Indoor grow operations need light, plain and simple, but there isn’t a single light that is ideal for every grower, and lighting efficiency is a major factor in any grow. It’s difficult to have too much of a good thing here, but it’s certainly possible, and buying the wrong lights can be a costly mistake.
To keep that from happening, we’re going to go a little further in depth on the different factors of lighting choice, with the goal of getting a good grounding on what to look for in a light. When we’re done, you may have some work ahead of you still, but you’ll know some of the pitfalls to watch out for.
First things first, we want to keep firmly in mind what we want out of our lights. They should be producing light which our plants can use, they should be producing it in sufficient quantity to make for optimum growth, and they should do it cost-effectively.
Let There be Light
You might think that light is light is light, but we’re talking about one of the basic building blocks of physics here, so it’s not quite that simple. There are large biological differences between how we see light, and how plants absorb it.
Although both plants and humans react mostly to light in the visible spectrum (between ultraviolet and infrared), most eyes are set up to perceive the visible spectrum in a bell curve. As a result, we perceive green light much more clearly than we see red or blue light. If you’ve ever wondered why night vision goggles are green, that’s the reason why.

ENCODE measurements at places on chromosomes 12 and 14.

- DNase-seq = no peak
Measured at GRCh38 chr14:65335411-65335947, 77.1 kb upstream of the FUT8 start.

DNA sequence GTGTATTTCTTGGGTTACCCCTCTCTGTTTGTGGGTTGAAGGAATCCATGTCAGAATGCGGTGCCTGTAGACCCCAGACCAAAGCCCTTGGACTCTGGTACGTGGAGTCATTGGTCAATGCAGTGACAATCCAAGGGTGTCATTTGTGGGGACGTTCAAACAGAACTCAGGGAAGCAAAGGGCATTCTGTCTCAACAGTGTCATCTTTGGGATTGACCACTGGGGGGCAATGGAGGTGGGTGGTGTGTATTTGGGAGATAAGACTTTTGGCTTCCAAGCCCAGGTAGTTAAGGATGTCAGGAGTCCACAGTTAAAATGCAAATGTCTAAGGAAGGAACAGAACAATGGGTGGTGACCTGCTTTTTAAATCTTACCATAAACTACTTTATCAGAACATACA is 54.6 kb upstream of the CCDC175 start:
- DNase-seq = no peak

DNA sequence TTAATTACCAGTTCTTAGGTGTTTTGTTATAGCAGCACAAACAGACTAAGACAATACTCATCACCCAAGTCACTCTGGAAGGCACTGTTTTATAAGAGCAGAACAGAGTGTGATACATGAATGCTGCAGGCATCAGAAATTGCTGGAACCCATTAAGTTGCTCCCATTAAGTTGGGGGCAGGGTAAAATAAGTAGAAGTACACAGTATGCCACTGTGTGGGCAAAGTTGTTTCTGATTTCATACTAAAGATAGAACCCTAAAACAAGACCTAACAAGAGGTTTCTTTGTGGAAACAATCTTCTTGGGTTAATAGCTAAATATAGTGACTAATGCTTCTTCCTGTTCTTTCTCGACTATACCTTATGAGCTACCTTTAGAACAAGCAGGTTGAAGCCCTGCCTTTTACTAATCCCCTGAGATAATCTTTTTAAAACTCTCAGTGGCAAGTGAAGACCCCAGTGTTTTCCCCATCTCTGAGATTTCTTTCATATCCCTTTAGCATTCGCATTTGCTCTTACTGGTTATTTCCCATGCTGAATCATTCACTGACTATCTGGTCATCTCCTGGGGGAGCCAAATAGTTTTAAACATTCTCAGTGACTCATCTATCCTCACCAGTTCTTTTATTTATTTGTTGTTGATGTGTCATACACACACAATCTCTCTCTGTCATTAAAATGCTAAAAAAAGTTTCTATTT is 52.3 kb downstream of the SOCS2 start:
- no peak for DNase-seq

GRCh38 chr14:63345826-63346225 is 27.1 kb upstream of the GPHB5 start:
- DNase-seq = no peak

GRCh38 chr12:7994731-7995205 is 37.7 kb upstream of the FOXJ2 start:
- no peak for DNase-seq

Plants are capable of getting more use out of the red and blue ends of the spectrum for photosynthesis than we are at seeing with those spectra. Just as light which the human eye can use has a special name: visible light, light which plants can use has its own designation, namely photosynthetic active radiation, or PAR. So PAR = visible light for plants.
To get something with units that we can use, we have to measure the amount of PAR that a fixture produces. This is known as PPF or photosynthetic photon flux. PPF is measured in micromoles per second (mol/s), where each micromole is more than 600 quadrillion photons. It tells us how many bits of light that our plants can use are coming out of a fixture every second.
Now we know how much light is coming out of a particular fixture, but we don’t know how much of the light is going to hit our plants. That depends on where the fixture is designed to focus the light, how reflective our growing space is, and where our lights are positioned relative to our plants.
Fortunately, while changes to any of these variables can change the end result, it’s possible to get a good idea of what’s happening at the plant by measuring the PPFD, or photosynthetic photon flux density. PPFD is commonly measured in micromoles per square meter per second (mol/m2/s), and readings can be taken with a quantum sensor.
Quantum sensors can cost hundreds of dollars, so many growers rely on manufacturer-provided PPFD specs, but care must be taken, as its fairly easy for this data to be skewed. In order to be meaningful, PPFD measurements should include the distance between the light source and the measuring area, how many measurements were taken, and the average of those measurements, as well as the minimum and maximum measurements.